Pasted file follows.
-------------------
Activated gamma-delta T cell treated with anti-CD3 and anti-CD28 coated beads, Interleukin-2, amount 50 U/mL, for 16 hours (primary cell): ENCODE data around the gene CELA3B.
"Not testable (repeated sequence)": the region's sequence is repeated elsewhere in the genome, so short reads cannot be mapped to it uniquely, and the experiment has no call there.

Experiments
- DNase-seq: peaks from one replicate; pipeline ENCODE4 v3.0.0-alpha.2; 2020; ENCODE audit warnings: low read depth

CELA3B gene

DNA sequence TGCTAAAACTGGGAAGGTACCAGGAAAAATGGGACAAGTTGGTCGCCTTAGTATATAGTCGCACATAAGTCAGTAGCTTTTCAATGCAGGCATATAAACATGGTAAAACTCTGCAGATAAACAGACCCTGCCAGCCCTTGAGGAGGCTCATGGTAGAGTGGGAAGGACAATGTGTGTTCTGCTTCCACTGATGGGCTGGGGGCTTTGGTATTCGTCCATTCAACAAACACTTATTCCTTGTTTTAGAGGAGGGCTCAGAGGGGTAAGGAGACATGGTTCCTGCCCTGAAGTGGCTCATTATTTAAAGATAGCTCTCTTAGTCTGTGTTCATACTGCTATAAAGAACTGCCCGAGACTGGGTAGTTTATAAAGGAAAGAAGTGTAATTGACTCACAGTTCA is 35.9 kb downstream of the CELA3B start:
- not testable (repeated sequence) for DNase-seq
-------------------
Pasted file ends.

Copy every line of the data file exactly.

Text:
Activated gamma-delta T cell treated with anti-CD3 and anti-CD28 coated beads, Interleukin-2, amount 50 U/mL, for 16 hours (primary cell): ENCODE data around the gene CELA3B.
"Not testable (repeated sequence)": the region's sequence is repeated elsewhere in the genome, so short reads cannot be mapped to it uniquely, and the experiment has no call there.

Experiments
- DNase-seq: peaks from one replicate; pipeline ENCODE4 v3.0.0-alpha.2; 2020; ENCODE audit warnings: low read depth

CELA3B gene

DNA sequence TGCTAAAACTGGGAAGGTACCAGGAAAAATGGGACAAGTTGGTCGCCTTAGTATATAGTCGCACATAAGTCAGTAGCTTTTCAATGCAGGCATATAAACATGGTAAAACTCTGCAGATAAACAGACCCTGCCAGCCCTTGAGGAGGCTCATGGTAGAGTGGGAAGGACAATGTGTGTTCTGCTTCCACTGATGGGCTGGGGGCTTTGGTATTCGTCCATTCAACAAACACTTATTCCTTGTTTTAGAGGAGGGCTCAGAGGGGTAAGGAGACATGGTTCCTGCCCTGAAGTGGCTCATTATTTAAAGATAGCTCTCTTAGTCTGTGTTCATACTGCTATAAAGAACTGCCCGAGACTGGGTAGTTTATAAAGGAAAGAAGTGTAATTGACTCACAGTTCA is 35.9 kb downstream of the CELA3B start:
- not testable (repeated sequence) for DNase-seq